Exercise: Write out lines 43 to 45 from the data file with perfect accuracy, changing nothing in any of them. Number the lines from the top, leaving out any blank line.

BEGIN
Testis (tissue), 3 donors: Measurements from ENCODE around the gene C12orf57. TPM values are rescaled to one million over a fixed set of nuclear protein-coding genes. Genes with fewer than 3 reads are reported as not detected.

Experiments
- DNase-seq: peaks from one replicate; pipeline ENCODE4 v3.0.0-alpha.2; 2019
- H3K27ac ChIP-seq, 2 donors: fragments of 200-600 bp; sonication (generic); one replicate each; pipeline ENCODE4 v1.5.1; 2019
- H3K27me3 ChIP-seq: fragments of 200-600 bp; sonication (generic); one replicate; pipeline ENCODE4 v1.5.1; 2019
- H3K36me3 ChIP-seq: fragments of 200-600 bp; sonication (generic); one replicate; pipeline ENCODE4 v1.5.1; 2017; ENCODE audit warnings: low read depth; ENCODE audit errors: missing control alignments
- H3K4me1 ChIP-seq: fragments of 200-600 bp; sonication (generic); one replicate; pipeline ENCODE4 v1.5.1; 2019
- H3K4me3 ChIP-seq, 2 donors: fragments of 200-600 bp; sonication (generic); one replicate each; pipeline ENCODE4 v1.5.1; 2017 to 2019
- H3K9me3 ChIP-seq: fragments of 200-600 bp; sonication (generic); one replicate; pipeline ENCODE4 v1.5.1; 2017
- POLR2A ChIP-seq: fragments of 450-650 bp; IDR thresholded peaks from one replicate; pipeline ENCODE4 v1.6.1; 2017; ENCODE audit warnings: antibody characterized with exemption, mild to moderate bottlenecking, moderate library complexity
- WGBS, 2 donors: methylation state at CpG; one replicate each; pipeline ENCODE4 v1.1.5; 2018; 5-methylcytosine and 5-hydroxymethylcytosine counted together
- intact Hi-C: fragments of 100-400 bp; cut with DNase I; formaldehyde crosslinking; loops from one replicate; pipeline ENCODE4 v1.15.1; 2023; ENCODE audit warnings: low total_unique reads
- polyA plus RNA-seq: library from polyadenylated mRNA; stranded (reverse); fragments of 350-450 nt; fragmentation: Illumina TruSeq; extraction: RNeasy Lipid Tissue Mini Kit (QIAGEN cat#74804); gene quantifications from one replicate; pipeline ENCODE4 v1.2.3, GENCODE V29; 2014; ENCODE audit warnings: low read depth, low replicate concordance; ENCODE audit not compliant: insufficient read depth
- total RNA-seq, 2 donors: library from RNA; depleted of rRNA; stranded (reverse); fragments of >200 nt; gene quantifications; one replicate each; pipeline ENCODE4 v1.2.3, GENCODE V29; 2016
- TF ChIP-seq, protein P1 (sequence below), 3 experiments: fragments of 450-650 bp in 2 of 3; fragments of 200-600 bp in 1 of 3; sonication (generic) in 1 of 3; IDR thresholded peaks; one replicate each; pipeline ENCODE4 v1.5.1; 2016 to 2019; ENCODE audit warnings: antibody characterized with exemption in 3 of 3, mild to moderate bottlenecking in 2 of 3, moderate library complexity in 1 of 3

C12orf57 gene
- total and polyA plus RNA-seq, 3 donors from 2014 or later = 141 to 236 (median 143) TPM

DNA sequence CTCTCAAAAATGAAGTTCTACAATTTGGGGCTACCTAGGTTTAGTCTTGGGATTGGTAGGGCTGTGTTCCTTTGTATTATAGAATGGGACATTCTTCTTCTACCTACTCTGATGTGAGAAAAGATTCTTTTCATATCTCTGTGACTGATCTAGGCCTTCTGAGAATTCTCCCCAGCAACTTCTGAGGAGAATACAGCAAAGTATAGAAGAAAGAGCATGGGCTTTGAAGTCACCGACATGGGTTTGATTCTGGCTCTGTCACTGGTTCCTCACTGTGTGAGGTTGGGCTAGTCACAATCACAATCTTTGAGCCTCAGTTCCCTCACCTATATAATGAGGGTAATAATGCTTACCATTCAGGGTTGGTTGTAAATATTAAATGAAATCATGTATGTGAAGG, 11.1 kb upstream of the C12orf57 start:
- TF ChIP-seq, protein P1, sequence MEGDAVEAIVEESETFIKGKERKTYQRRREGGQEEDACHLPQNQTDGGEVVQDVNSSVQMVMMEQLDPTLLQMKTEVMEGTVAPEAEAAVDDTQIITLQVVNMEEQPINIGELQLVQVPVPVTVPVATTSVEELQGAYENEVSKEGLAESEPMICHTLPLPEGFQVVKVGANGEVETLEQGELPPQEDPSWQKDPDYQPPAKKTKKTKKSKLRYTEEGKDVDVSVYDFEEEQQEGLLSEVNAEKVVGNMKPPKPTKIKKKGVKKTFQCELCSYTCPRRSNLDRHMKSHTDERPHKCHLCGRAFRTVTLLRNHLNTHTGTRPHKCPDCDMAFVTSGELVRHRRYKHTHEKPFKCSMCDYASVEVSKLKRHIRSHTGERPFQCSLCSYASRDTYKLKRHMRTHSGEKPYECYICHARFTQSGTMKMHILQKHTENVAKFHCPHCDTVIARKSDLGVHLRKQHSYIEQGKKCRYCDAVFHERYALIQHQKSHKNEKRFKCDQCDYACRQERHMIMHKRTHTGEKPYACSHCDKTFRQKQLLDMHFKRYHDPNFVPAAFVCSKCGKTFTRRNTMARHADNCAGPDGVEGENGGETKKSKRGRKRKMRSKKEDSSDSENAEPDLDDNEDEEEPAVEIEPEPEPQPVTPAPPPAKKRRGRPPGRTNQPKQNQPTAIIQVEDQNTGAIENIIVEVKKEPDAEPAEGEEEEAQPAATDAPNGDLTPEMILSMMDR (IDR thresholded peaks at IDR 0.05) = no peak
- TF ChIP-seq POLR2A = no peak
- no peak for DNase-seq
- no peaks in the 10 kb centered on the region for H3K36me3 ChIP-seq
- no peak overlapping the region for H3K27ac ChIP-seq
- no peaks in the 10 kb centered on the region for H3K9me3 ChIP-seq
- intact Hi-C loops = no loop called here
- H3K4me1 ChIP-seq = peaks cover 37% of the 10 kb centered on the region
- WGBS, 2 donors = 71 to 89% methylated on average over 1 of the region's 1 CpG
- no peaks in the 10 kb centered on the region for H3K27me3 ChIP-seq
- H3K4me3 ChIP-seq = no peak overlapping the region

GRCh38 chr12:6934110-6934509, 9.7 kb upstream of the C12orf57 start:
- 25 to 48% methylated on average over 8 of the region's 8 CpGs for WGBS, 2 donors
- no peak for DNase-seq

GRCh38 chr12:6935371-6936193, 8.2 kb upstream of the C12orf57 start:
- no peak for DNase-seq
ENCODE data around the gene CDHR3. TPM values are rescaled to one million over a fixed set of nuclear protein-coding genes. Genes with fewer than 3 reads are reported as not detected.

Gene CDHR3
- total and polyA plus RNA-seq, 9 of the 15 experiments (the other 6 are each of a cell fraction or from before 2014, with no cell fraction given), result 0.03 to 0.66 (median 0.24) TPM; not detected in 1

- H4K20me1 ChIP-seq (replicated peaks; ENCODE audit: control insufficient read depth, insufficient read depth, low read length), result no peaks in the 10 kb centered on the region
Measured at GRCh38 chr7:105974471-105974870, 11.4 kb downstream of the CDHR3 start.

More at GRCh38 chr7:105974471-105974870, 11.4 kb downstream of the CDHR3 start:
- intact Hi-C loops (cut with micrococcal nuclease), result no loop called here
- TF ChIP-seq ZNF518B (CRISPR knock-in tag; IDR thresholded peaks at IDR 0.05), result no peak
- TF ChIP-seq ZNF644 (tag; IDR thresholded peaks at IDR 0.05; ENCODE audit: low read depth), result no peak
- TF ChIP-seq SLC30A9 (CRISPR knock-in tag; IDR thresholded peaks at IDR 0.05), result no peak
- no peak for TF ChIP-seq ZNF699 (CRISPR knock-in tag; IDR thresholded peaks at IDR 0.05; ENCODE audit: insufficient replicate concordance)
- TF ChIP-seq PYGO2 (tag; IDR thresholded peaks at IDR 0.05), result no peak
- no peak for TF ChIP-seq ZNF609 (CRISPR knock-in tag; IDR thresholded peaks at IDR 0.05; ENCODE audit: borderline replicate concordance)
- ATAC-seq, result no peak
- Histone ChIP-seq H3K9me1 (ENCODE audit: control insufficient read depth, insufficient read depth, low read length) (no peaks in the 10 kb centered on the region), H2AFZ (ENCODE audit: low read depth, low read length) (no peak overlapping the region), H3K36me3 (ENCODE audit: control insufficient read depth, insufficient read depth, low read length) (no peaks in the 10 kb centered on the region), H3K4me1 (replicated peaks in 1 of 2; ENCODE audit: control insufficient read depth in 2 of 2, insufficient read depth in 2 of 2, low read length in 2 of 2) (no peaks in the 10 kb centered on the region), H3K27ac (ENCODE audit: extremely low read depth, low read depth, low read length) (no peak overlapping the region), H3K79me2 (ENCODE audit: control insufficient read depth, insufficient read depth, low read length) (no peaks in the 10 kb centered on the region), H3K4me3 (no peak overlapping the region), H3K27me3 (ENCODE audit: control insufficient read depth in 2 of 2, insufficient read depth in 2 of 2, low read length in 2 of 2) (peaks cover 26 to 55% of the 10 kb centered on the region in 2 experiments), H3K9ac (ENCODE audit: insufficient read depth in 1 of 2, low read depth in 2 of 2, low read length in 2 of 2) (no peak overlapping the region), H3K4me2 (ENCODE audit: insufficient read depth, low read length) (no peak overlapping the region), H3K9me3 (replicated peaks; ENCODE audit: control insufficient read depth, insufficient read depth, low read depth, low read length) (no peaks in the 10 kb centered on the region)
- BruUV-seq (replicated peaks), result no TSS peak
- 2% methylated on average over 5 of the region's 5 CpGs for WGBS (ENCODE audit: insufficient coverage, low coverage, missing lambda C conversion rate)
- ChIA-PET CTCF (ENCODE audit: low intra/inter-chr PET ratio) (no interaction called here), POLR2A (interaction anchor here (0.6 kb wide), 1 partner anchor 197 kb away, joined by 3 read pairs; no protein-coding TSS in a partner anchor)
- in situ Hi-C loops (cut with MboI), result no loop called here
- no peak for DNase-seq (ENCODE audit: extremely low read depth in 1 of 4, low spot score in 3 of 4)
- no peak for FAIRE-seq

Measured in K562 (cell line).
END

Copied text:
- TF ChIP-seq ZNF644 (tag; IDR thresholded peaks at IDR 0.05; ENCODE audit: low read depth), result no peak
- TF ChIP-seq SLC30A9 (CRISPR knock-in tag; IDR thresholded peaks at IDR 0.05), result no peak
- no peak for TF ChIP-seq ZNF699 (CRISPR knock-in tag; IDR thresholded peaks at IDR 0.05; ENCODE audit: insufficient replicate concordance)